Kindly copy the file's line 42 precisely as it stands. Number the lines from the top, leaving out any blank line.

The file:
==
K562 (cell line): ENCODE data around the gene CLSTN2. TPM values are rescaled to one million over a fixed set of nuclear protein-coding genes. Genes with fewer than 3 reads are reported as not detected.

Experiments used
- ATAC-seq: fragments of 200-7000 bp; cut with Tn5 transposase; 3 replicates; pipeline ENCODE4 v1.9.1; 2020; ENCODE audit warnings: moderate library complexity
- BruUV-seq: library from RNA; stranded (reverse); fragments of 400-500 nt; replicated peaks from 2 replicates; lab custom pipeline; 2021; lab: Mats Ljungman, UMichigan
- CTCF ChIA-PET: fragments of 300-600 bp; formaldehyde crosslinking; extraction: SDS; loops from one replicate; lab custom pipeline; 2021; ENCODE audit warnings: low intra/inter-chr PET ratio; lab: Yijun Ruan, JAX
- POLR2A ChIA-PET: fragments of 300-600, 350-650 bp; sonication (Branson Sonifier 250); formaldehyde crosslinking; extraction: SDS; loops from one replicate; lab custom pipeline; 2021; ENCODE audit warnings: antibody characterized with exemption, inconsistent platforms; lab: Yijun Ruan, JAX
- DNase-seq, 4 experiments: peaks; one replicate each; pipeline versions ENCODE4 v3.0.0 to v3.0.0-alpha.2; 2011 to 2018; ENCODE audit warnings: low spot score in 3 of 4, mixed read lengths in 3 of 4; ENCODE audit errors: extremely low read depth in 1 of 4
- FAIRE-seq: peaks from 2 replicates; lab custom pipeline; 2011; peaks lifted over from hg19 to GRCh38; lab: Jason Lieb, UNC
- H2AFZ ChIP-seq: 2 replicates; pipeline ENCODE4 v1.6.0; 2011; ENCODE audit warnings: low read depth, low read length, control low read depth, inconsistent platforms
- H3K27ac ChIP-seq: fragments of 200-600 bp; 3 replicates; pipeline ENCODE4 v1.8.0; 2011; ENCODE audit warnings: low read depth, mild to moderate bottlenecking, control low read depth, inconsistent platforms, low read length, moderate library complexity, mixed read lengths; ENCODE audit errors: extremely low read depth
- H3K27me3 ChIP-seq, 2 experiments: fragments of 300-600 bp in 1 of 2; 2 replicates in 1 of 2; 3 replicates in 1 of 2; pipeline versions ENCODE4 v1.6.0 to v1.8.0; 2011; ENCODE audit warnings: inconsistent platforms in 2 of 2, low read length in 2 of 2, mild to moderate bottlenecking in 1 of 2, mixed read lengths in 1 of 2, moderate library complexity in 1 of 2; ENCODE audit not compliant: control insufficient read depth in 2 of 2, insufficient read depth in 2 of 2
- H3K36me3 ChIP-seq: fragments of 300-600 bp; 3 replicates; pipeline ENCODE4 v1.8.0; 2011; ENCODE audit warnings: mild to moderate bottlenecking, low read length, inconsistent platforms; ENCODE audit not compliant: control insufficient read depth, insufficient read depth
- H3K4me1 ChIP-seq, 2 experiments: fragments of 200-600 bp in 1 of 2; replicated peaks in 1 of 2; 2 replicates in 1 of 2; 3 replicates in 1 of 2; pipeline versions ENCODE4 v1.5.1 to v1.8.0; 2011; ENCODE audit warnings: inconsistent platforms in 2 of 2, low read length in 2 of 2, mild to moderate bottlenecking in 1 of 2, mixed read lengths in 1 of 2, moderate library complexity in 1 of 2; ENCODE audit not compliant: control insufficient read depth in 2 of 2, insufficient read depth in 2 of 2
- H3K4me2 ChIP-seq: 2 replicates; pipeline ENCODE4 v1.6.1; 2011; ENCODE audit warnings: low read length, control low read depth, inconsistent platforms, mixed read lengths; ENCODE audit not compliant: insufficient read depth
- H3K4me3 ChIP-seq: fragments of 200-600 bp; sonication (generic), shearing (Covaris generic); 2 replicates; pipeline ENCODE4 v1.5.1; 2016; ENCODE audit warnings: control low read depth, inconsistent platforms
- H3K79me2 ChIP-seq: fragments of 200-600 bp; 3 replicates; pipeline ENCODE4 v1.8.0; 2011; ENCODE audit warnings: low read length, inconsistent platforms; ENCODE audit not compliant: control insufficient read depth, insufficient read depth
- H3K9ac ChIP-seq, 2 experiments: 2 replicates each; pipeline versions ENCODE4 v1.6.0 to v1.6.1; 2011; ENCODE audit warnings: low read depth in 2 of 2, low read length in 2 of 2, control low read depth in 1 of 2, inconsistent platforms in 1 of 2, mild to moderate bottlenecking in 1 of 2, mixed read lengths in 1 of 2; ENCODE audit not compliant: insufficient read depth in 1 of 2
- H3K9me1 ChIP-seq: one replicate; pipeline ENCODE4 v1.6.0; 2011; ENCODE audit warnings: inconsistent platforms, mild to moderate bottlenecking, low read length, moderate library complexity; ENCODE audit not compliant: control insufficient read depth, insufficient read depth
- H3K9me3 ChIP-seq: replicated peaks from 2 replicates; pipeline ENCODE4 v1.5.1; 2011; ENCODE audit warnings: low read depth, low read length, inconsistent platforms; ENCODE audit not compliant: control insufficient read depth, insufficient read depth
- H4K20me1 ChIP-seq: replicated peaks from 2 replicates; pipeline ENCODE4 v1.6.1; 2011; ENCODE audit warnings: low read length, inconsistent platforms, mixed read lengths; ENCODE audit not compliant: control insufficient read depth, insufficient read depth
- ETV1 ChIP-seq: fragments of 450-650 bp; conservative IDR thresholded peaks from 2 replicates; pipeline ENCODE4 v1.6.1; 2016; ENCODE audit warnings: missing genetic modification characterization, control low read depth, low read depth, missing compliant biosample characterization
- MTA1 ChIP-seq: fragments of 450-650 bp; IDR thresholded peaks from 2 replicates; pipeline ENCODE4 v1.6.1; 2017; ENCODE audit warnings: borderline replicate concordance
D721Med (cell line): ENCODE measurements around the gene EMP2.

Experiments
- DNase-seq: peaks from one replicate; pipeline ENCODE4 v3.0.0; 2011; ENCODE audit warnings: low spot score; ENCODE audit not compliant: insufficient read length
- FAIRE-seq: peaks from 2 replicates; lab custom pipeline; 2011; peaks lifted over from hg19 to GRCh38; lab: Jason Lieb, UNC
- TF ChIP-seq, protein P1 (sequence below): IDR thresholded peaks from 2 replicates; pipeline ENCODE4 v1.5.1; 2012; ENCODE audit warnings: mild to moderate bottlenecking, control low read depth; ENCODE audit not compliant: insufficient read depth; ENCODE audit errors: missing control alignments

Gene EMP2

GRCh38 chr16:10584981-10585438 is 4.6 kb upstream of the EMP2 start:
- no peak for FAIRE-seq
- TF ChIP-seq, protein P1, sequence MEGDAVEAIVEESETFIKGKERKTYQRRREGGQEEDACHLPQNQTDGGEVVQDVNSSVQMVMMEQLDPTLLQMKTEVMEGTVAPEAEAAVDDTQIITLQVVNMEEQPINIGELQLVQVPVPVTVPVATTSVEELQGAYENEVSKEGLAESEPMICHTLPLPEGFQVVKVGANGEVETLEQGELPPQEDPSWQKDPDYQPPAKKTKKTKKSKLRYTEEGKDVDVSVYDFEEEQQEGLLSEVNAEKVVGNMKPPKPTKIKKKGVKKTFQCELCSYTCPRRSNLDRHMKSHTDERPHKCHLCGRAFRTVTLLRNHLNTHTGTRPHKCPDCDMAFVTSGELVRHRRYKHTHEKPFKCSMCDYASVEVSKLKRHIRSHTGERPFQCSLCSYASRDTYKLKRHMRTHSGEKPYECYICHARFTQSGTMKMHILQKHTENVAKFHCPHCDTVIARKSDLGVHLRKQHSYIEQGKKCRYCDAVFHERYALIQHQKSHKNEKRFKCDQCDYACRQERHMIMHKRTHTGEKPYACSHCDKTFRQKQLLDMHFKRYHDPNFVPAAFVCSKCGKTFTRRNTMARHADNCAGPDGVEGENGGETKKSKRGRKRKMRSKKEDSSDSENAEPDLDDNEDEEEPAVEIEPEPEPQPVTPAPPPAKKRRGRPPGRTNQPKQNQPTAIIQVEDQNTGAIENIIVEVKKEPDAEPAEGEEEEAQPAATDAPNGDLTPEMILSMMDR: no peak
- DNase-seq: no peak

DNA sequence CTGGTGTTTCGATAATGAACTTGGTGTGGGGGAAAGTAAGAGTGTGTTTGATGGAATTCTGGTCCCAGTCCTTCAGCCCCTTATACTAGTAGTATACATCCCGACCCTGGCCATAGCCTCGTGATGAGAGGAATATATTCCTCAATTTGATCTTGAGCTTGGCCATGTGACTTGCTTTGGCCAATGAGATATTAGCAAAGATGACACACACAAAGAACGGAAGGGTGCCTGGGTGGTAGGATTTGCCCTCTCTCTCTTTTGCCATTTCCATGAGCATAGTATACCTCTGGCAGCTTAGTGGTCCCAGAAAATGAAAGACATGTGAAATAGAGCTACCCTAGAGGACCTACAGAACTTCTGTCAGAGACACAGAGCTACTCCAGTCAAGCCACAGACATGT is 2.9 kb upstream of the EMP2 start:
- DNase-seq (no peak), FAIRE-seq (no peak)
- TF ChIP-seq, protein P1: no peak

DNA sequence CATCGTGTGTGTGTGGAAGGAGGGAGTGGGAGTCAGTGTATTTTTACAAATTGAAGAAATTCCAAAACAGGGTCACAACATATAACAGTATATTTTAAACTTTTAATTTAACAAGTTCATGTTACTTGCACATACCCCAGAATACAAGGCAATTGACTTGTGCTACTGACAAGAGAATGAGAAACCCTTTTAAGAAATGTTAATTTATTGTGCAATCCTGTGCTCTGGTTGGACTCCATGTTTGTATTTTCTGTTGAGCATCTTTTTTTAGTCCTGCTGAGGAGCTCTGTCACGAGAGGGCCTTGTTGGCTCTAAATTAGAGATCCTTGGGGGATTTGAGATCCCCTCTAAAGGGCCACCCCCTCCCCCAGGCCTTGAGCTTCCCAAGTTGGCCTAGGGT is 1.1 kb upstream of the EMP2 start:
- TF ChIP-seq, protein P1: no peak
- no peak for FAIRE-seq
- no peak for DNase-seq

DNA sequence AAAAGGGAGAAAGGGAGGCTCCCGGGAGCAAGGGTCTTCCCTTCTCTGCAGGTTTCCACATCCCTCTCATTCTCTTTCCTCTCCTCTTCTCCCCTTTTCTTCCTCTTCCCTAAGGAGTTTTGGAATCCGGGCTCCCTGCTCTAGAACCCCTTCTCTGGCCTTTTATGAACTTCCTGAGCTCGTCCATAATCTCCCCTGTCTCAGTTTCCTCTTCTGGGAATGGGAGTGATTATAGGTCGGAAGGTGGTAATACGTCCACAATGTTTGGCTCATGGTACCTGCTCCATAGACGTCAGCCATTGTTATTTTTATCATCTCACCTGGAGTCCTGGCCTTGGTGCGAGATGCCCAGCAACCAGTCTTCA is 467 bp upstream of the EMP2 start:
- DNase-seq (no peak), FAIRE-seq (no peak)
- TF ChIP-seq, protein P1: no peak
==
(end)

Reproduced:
- TF ChIP-seq, protein P1: no peak